It is important for neurotypical therapists to understand that social interaction can be exhausting for autistic people and other people who are neurodivergent, especially if they are being pressured to imitate neurotypical mannerisms and mask their autistic behavior and feelings. Therapist Neurodiversity Collective therapists don’t “train” social skills. Historically, social skills therapy has been generally based upon neurotypical expectations that do not take into consideration the diversity of the populations we serve.
Examples of Pro-Neurodiversity Objectives:
- Perspective Taking: Self and Others
- Interoception for: Self-Regulation, Self-Awareness, Flexibility of Thought, Intuition, Perspective Taking, Problem Solving, Social Understanding
- Teaching how one’s body sensations correlate to emotions
- Figurative Language: Metaphors, Similes, Personification, Hyperbole, Symbolism
- Building upon strengths
Note on Perspective Taking Therapy:
Targeting perspective-taking may include teaching children and teens to understand how and why neurotypical act the way they do in various settings and situations. We do not use rote social scripts or social stories that compel verbal or behavioral compliance as this takes away self-determination and leads to inauthentic communication.this takes away self-determination and leads to inauthentic communication.
Targeting perspective-taking may include teaching consenting Autistic people (old enough to determine their personal “social skills” goals, and old enough to understand potentially harmful aspects of masking) neurotypical socially expected norms in various social, educational and work environments. Clients will self-determine if, or when they choose to use this knowledge.
Examples of Ableist Objectives:
- Treating Autism
- Eye Contact with Communication Partner
- Quiet Hands and Whole Body Listening
- Extinguishing perceived neurodivergent social deficits
- Teaching social scripting that encourages masking (feelings, emotions, stimming, sensory needs, quiet hands, compliance for rehearsed role-play, etc.) “Social Stories*” that are written and used in a manner that is meant to compel compliance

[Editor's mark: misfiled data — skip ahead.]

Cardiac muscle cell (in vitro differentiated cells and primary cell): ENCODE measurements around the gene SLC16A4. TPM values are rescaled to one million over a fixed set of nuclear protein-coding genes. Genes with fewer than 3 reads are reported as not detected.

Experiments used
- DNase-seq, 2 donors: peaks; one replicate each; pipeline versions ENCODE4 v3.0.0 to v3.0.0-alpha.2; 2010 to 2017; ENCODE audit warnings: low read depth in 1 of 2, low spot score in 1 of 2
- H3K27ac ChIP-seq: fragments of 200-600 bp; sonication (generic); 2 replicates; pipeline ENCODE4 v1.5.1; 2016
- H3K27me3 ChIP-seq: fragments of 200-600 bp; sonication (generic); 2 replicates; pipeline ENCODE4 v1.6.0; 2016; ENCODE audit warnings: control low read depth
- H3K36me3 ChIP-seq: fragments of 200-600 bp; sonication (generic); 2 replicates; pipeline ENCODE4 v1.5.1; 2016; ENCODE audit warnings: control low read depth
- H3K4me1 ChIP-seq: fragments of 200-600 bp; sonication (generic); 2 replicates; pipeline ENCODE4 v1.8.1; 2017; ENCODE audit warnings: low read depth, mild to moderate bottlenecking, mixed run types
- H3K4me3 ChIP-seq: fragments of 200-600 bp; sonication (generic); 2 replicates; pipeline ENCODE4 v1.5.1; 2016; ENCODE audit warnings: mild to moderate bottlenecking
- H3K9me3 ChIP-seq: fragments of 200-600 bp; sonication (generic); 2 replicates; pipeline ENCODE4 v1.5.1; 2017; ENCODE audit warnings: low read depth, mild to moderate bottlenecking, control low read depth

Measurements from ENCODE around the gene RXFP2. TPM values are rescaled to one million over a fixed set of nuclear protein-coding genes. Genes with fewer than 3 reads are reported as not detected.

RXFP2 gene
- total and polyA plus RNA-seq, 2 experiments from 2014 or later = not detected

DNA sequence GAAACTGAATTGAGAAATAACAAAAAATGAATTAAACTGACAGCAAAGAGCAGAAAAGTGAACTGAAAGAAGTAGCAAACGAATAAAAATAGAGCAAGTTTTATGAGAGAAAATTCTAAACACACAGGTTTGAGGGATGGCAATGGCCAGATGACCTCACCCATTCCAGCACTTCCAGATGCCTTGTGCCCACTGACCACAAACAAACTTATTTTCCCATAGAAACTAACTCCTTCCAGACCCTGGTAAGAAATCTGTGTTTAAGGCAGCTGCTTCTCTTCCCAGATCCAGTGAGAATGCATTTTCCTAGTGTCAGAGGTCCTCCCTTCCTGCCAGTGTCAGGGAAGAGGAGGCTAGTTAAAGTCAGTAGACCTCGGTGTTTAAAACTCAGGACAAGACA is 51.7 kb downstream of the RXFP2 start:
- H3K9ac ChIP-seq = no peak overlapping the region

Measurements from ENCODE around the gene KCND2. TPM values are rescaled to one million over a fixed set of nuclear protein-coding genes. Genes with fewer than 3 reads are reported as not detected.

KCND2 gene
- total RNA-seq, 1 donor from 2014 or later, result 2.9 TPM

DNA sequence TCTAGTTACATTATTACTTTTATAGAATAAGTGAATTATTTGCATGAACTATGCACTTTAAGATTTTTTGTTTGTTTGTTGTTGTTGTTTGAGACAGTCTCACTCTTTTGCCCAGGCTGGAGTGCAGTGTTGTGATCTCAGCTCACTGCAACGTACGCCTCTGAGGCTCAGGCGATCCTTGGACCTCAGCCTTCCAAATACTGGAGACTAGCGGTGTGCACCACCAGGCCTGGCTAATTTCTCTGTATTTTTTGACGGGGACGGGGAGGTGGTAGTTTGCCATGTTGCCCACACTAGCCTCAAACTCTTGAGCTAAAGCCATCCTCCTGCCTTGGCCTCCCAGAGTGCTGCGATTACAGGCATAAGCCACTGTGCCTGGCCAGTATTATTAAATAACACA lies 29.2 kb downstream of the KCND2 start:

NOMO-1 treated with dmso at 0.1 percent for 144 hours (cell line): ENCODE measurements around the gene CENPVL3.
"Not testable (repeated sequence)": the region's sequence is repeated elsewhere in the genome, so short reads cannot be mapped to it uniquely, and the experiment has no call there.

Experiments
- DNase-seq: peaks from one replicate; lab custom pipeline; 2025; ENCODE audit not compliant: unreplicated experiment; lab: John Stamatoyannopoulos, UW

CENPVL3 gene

- Social skills goals that focus on making the client appear indistinguishable from their neurotypical peers
For Further Reading:
“Training” Social Skills is Dehumanizing
How to address pragmatic language and social skills while respecting neurodivergent differences.
The Self-Advocacy Curriculum is a tool that is intended to help individuals with autism and other developmental disabilities learn more about the self-advocacy movement; celebrate neurodiversity; cultivate local self-advocacy groups; and ultimately, become and remain empowered through self-advocacy. – The National Autism Resource and Information Center and the Autistic Self Advocacy Network
THINKING PERSON’S GUIDE TO AUTISM – The Meaning of Self-Advocacy “Self-advocacy has been and is still often labeled intransigence, non-compliance, treatment resistance, lack of motivation, behavior issues, violence, manipulation, game-playing, attention-seeking, bad attitude, bad influence, babbling nonsense, self-injurious behavior, inappropriate behavior, disrespect, disruption of the milieu, catatonic behavior, social withdrawal, delusions, septal rage syndrome, and even seizures or reflex activity.”
The ARC -POSITION STATEMENTS – Self-Advocacy “People with intellectual and/or developmental disabilities (I/DD) must have the right to and be supported to act as self-advocates. Self-advocates exercise their rights as citizens by communicating for and representing themselves, with supports in doing so, as necessary. This means they have a say in decision-making in all areas of their daily lives and in public policy decisions that affect them.”
SO WHAT MAKES A GOOD THERAPIST? “Good therapists help children with finding ways to communicate, fostering independence without pushing too hard, understanding sensory issues, self-advocacy, learning to jump or ride a bike, understanding how to assess people and situations for danger, processing emotions in a way that is self-validating, and learning many new things the child desires to enhance their life.”
Introception “The ability to tune into the activity of our internal organs is called interoception and there is emerging evidence that this ability is linked to how well a person is able to identify their own emotional state and to empathise with others.”
What is interoception? “Interoception is a pre‐requisite skill for self‐management and self‐regulation. It provides the tools to know when we are developing emotional reactions and the skills to be in control of those reactions
© 2021 Therapist Neurodiversity Collective